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Defusing from Anxiety

In my last article I wrote about defusing from Anxious thoughts. In this article I describe how to exit from unwanted states. For example, a panic attack.

To remind you: defusion is the art of extracting yourself from an unwanted thought, a feeling, a memory, or a hallucination about some future event. Not resisting, resenting or running away from any of them. For if you do any of those things you give power to the gremlins. Instead, you acknowledge their presence, accept the gremlins are at work in your head, then smilingly turn your attention to a something worthwhile.

Distorted thoughts trigger bad feelings. A worry triggers anxiety. A helpless thought triggers depression. A craven thought triggers an addictive urge. In our example, let us say that you have thoughts related to social anxiety. Your mind is telling you that the party you are about to join will be a disaster. That you will have nothing to say. That others will conclude you are pathetic. That you will break down and will have to leave. For some reason, you fail to defuse from these thoughts in time. A few seconds later you experience a panic attack.

At this point you will most likely have another bad thought: that the panic is so awful you cannot possibly enter the room. And that thought seems like the clincher: you really have no choice but to go home.

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Defusing from Thoughts

In my last post I referred to the flaw in our minds through which we become entangled in anxious, depressing, obsessional thoughts. In this post I explore ways we can disentangle from them.

The time-honoured approach is that of Cognitive-Behavioural Therapy, in which we identify the thought, write it down and hammer it with facts, logic and counter-evidence. Exposing it for the nonsense that it is. A simpler, but similar approach is The Work, developed by Byron Katie in which you go beyond the thought by addressing four questions to it:

Is that thought true?

Can you absolutely know that it is true?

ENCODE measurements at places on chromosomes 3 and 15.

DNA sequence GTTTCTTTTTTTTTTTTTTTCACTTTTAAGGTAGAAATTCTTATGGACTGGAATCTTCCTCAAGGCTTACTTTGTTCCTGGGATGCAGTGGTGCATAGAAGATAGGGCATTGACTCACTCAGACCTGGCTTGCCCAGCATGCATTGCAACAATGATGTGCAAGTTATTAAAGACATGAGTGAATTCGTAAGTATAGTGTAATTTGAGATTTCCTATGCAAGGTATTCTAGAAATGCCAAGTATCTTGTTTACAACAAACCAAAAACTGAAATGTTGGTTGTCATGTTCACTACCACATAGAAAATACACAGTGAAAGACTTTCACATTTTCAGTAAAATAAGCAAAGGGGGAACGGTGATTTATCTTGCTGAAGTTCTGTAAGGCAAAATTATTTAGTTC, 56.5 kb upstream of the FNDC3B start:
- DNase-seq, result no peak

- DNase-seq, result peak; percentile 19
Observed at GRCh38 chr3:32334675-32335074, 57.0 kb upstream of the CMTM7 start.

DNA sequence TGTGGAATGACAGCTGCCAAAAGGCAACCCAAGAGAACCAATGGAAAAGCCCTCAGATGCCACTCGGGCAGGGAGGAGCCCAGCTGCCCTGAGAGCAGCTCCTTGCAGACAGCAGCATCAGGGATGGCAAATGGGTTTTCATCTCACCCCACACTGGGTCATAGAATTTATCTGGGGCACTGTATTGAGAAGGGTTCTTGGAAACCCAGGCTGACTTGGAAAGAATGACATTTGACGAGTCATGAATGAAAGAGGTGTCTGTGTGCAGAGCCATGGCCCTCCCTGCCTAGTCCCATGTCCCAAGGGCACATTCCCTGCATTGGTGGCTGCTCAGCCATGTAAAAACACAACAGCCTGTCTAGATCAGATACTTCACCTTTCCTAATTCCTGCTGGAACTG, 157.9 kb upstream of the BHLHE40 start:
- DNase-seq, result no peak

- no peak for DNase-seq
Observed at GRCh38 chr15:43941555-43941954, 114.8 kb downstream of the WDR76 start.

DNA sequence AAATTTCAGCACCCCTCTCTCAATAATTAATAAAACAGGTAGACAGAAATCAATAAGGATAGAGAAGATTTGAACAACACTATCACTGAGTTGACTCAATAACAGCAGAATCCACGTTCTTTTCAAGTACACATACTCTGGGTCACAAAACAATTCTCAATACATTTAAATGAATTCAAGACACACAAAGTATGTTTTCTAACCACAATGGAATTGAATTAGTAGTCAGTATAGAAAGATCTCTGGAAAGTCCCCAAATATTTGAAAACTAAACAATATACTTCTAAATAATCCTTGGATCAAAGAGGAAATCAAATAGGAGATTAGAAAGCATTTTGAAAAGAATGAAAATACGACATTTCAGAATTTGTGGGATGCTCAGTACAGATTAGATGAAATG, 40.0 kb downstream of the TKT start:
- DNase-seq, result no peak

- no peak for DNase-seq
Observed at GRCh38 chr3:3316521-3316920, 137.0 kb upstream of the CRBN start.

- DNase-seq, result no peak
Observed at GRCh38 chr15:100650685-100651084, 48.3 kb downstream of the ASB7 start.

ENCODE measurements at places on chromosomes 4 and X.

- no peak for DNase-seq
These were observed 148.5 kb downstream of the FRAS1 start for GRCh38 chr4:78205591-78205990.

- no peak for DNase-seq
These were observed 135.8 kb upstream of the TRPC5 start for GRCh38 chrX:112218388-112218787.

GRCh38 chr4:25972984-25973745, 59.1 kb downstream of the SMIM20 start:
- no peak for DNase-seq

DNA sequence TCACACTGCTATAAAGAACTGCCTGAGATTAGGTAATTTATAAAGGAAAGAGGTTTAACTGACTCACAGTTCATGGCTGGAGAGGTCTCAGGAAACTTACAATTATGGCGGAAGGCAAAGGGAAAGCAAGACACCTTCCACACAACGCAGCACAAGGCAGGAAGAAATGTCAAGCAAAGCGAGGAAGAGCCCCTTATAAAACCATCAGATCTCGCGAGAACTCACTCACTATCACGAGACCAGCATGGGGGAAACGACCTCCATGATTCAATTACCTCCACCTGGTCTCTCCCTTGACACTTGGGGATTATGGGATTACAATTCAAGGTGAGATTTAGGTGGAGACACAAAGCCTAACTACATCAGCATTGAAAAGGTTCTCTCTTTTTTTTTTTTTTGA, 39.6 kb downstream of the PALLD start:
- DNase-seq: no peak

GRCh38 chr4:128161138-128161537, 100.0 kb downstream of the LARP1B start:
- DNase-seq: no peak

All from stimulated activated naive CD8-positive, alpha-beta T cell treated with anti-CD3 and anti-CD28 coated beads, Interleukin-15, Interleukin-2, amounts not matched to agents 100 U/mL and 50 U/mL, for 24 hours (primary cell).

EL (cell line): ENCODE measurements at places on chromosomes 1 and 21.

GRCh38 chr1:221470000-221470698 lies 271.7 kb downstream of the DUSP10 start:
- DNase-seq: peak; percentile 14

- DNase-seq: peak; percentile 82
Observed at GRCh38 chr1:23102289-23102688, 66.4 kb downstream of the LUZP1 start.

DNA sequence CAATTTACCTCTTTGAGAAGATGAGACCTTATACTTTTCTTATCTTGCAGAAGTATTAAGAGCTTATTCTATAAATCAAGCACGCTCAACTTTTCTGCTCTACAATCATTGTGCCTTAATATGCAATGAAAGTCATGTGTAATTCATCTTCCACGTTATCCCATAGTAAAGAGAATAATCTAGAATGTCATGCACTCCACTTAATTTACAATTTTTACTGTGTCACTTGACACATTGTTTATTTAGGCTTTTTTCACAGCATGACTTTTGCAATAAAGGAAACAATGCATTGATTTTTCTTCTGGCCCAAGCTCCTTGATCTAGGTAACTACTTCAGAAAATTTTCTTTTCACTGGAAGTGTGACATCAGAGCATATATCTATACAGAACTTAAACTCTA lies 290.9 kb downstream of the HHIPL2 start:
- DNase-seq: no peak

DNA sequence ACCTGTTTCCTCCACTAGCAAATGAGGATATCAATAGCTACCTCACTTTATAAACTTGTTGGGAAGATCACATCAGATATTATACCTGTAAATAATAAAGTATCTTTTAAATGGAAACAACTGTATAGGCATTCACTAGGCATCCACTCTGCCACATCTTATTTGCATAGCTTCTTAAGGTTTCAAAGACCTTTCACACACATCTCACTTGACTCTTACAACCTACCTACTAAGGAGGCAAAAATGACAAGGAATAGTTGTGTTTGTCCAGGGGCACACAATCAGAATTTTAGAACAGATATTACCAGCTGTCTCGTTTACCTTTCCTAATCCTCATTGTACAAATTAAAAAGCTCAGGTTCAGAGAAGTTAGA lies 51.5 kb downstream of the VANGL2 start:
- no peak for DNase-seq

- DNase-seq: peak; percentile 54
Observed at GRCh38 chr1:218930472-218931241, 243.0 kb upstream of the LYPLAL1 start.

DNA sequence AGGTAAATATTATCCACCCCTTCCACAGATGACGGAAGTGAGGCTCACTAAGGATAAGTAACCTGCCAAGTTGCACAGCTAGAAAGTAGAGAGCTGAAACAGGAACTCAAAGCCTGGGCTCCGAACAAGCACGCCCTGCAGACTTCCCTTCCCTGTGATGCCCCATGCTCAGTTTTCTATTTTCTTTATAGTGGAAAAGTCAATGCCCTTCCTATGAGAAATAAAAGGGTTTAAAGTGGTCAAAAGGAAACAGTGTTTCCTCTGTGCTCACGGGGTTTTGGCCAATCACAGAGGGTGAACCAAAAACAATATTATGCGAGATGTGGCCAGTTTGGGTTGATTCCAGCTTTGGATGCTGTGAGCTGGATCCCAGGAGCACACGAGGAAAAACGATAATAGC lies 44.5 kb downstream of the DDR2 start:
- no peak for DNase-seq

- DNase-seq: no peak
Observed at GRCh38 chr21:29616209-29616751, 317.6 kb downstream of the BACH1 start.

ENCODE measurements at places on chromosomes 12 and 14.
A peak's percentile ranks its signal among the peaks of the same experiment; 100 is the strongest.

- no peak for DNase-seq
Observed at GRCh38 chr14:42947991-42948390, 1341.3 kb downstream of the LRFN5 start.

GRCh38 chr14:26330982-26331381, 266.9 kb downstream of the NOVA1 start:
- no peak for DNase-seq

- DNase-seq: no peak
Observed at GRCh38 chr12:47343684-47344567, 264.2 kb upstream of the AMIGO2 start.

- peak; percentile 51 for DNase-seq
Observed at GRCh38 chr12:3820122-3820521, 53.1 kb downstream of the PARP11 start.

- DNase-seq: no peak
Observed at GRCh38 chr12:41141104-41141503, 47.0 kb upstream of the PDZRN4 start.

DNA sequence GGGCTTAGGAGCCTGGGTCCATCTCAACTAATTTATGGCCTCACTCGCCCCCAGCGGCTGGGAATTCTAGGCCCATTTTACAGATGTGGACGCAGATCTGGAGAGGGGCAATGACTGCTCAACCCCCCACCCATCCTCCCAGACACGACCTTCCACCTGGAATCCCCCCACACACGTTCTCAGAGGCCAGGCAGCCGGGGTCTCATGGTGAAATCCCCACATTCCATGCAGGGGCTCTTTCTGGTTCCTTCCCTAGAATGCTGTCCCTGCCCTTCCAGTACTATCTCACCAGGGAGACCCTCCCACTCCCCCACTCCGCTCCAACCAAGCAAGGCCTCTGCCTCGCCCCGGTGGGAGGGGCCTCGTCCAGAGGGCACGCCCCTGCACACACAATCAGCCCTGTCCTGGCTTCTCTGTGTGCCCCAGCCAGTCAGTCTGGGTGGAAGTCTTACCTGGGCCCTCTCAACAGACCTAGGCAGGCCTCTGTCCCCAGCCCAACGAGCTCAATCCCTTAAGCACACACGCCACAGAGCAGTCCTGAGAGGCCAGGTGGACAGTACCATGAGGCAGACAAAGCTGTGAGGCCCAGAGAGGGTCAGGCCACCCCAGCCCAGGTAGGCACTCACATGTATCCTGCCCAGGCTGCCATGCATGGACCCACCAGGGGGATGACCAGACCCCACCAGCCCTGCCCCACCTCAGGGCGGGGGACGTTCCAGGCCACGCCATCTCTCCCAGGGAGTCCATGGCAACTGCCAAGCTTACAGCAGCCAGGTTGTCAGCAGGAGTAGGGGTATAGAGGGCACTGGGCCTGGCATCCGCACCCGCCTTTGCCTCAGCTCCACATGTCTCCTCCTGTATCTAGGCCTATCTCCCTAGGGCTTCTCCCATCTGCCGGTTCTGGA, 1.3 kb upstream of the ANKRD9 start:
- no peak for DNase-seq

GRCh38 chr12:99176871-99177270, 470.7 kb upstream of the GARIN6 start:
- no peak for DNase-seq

What happens to you when you hold that thought?

Who will you be without that thought?

Both these approaches work well for the majority of people, as I can testify from years of using both.

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The Flaw in our Minds

The more I work with depression, anxiety and obsessional disorders, the more they display a mystery about the human mind. How is it we are so easily hijacked by depressing thoughts, anxious thoughts, obsessional thoughts? On average, each human being has at least 50,000 thoughts per day. Some are trivial, some constructive, some are funny. 6,000 of them are repetitive thought chains, focusing on the same issue. Yet the anxious person will keep coming back to the same twenty or thirty negative thoughts. Every hour, every day. That tiny group of worries, self-judgments and catastrophic predictions creates her mental health problem.

What is it about the human mind that makes it so easy for us to be taken in by thoughts?

The answer lies in how consciousness works.

From a few weeks after birth to the moment of death, consciousness runs on like a continuous cinema reel, recording every event, every sensory experience, every thought, and every emotion. To which we add our ever-changing story. 

In consciousness, we also connect to the outer world: people (and the things they say), rooms, food, drink, atmospheres and (if outside) woods, trees, lakes and skies. Also, recording the inner world of thoughts, emotions, sensations, and reactions.

And here lies the flaw: that consciousness gives the same reality to thoughts as it does to experience, and on (factual) written or spoken words. We come to believe that what thoughts tell us are as real as the instructions in a manual. When in fact many thoughts have no referent.

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9 Habits of Resilient People (No. 9)

This is the concluding piece in a series of articles on resilience.

The ninth habit is: Resilient people are (mostly) spiritual people.